The Waite Court: Justices, Rulings, and Legacy

Front Cover
ABC-CLIO, 2003 - Law - 349 pages

An extensive exploration of the major decisions and personalities of the Supreme Court during the 14-year tenure of Chief Justice Morrison Remick Waite.

The Waite Court: Justices, Rulings, and Legacy presents a fresh interpretation of the Supreme Court under the tenure of Chief Justice Morrison Remick Waite (1874-1888). An in-depth analysis of key decisions demonstrates how the Waite Court confronted such profound issues as the post-Civil War rights of African Americans and state regulations intended to cope with rampant industrialization.

Highlighting the Court's most famous decision, Munn v. Illinois, which upheld legislation regulating railroad and grain elevator rates, this careful analysis also reviews the Court's unique involvement in the 1876 presidential election electoral predicament. Profiles of the 15 justices who served on the Waite Court include extensive descriptions of the five that rank among the most outstanding justices ever to serve on the Supreme Court.

  • A-Z entries on key people, laws, cases, events, and concepts that were relevant during the Waite Court era, including the growing volume of state economic regulations enacted to cope with industrial expansion and urban growth fueled by the Civil War and by a nationwide rail network for people and goods
  • An appendix including a timeline of important events for the years 1865 through 1890, plus excerpts from other important source materials, such as landmark decisions of the Waite Court

From inside the book

What people are saying - Write a review

We haven't found any reviews in the usual places.


Part Two Reference Materials
About the Author

Common terms and phrases

Popular passages

Page 279 - We consider the underlying fallacy of the plaintiff's argument to consist in the assumption that the enforced separation of the two races stamps the colored race with a badge of inferiority. If this be so, it is not by reason of anything found in the act, but solely because the colored race chooses to put that construction upon it.
Page 264 - That all persons within the jurisdiction of the United States shall be entitled to the full and equal enjoyment of the accommodations, advantages, facilities, and privileges of inns, public conveyances on land or water, theatres, and other places of public amusement; subject only to the conditions and limitations established by law, and applicable alike to citizens of every race and color, regardless of any previous condition of servitude.
Page 45 - that the laws of the several States, except where the Constitution, treaties, or statutes of the United States shall otherwise require or provide, shall be regarded as rules of decision in trials at common law in the courts of the United States, in cases where they apply.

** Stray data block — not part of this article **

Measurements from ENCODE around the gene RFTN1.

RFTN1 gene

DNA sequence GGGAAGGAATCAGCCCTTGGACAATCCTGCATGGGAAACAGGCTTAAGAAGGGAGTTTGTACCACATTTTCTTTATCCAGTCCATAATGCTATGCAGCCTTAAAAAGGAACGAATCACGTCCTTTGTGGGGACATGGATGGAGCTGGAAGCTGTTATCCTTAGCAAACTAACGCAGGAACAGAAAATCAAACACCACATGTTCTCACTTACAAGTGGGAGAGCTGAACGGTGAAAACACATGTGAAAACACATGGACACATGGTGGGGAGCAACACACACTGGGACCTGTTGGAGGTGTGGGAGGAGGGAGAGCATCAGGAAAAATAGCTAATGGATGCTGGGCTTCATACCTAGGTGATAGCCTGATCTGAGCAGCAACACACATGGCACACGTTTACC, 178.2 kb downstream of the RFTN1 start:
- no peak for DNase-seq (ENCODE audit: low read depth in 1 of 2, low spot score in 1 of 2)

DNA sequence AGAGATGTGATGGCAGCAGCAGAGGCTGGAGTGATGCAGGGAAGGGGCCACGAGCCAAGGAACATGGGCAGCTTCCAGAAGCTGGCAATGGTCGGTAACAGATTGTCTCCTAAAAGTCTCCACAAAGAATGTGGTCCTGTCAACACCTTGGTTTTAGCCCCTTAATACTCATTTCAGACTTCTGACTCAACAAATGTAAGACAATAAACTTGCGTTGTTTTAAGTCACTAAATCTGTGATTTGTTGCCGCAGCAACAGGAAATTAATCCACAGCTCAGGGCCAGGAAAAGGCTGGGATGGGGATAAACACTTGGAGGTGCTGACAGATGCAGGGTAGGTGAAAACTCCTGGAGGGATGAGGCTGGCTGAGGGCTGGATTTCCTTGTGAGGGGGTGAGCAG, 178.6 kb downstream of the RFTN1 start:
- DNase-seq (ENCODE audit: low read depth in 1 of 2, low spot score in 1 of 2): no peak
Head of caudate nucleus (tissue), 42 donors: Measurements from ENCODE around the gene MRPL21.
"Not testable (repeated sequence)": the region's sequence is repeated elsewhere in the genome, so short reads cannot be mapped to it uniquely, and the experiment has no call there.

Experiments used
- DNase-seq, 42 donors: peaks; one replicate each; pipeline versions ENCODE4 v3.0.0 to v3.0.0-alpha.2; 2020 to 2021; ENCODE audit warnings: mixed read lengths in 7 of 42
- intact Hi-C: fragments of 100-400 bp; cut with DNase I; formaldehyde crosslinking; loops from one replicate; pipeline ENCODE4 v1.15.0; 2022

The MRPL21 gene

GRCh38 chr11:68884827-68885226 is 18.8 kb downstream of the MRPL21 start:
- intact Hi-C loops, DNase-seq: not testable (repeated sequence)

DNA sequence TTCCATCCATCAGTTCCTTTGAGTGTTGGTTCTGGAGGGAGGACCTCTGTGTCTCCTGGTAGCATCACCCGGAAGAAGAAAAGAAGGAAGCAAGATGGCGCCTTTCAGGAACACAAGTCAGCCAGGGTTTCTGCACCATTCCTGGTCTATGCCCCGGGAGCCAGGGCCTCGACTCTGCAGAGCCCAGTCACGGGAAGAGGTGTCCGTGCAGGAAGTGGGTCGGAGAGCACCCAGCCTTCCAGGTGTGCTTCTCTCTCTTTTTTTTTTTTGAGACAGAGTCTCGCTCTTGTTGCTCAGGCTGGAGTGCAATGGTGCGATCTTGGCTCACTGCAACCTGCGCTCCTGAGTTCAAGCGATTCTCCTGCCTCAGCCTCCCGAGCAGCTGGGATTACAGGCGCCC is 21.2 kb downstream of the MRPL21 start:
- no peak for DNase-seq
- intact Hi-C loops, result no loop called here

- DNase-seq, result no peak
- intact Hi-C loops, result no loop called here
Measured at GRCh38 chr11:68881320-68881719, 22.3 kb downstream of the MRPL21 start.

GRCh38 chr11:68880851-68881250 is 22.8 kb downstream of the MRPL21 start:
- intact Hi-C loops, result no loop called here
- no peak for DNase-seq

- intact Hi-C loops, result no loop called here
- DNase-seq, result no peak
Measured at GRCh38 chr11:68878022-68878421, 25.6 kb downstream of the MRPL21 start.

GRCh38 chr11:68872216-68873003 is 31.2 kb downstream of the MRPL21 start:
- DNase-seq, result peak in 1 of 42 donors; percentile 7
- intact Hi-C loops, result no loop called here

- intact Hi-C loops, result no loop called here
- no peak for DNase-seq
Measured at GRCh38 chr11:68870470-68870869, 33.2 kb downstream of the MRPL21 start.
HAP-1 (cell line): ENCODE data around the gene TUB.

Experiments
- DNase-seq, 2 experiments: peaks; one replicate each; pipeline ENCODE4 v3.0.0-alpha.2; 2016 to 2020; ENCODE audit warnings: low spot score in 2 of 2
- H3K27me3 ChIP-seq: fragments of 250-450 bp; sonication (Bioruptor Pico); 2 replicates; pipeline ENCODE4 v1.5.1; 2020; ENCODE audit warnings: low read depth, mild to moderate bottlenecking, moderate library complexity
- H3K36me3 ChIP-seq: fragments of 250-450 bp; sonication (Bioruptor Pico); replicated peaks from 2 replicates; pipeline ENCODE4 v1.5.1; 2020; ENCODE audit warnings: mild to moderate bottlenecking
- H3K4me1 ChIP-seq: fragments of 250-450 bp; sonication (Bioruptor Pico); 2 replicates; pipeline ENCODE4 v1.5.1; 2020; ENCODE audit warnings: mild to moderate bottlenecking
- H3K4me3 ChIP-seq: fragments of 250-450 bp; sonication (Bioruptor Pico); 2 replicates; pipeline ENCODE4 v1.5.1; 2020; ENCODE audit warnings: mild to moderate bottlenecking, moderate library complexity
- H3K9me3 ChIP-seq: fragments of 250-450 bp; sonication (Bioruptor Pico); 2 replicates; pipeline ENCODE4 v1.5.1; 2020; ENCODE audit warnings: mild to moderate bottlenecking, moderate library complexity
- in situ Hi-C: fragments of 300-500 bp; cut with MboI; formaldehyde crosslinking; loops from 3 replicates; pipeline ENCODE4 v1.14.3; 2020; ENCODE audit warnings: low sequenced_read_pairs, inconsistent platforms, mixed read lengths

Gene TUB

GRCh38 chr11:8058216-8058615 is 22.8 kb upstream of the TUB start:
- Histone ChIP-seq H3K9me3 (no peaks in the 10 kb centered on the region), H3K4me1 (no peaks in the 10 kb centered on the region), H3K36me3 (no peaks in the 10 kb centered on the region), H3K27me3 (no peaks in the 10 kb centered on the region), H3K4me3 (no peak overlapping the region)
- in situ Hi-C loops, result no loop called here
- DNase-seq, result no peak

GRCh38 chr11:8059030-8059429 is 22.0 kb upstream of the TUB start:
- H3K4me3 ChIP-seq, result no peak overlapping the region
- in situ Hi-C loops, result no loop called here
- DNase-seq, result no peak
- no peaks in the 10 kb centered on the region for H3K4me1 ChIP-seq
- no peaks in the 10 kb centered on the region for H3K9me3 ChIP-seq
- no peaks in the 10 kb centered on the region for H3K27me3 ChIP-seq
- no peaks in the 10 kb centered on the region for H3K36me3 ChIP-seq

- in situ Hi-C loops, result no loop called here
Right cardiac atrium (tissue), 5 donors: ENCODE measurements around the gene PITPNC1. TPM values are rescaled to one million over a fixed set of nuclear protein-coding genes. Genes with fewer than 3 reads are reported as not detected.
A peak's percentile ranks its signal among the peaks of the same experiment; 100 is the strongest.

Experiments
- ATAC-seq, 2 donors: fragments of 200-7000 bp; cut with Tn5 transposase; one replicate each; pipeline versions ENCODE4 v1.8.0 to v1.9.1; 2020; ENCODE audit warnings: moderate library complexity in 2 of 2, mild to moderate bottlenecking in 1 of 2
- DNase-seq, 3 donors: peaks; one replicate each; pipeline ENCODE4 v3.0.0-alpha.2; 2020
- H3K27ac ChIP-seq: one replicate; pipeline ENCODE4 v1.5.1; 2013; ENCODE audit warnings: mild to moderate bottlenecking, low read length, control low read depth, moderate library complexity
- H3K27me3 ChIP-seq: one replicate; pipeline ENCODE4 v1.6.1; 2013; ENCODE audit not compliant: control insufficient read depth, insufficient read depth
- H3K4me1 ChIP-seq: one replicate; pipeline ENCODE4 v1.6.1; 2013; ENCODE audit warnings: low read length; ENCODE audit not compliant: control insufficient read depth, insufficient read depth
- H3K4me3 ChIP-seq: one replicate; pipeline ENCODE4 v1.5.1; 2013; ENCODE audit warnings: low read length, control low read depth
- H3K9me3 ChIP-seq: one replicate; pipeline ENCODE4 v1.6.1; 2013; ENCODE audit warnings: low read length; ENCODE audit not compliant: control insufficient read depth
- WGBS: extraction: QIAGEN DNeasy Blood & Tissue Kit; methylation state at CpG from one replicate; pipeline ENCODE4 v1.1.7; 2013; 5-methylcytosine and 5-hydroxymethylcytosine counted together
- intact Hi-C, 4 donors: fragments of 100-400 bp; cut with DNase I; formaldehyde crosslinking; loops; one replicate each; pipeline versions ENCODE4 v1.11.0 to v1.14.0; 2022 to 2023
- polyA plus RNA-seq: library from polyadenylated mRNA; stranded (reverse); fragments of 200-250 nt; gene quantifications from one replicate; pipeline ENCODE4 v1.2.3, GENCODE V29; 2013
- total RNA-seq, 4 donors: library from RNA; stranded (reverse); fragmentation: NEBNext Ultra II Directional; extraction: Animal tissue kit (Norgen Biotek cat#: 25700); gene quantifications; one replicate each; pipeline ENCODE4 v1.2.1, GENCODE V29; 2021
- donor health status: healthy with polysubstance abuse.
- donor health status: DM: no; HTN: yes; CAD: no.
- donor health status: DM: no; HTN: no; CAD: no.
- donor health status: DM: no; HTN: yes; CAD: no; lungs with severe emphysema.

Page 147 - ... the same right in every State and Territory in the United States to make and enforce contracts, to sue, be parties, and give evidence, to inherit, purchase, lease, sell, hold and convey real and personal property, and to full and equal benefit of all laws and proceedings for the security of person and property as is enjoyed by white citizens, and shall be subject to like punishment, pains and penalties, and to none other, any law, statute, ordinance, regulation, or custom, to the contrary notwithstanding.
Page 115 - If, therefore, a statute purporting to have been enacted to protect the public health, the public morals, or the public safety, has no real or substantial relation to those objects, or is a palpable invasion of rights secured by the fundamental law, it is the duty of the Courts to so adjudge, and thereby give effect to the Constitution.
Page 176 - ... to suffer the civil magistrate to intrude his powers into the field of opinion, and to restrain the profession or propagation of principles on supposition of their ill tendency, is a dangerous fallacy, which, at once destroys all religious liberty...
Page 74 - No man in this country is so high that he is above the law. No officer of the law may set that law at defiance with impunity. All the officers of the government, from the highest to the lowest, are creatures of the law, and are bound to obey it.
Page 160 - In this connection it is proper to state that civil rights, such as are guaranteed by the Constitution against State aggression, cannot be impaired by the wrongful acts of individuals, unsupported by State authority in the shape of laws, customs, or Judicial or executive proceedings.
Page 147 - States; and such citizens, of every race and color, without regard to any previous condition of slavery or involuntary servitude...

About the author (2003)

Donald Grier Stephenson, Jr. is Charles A. Dana Professor of Government at Franklin and Marshall College, Lancaster, PA.

Bibliographic information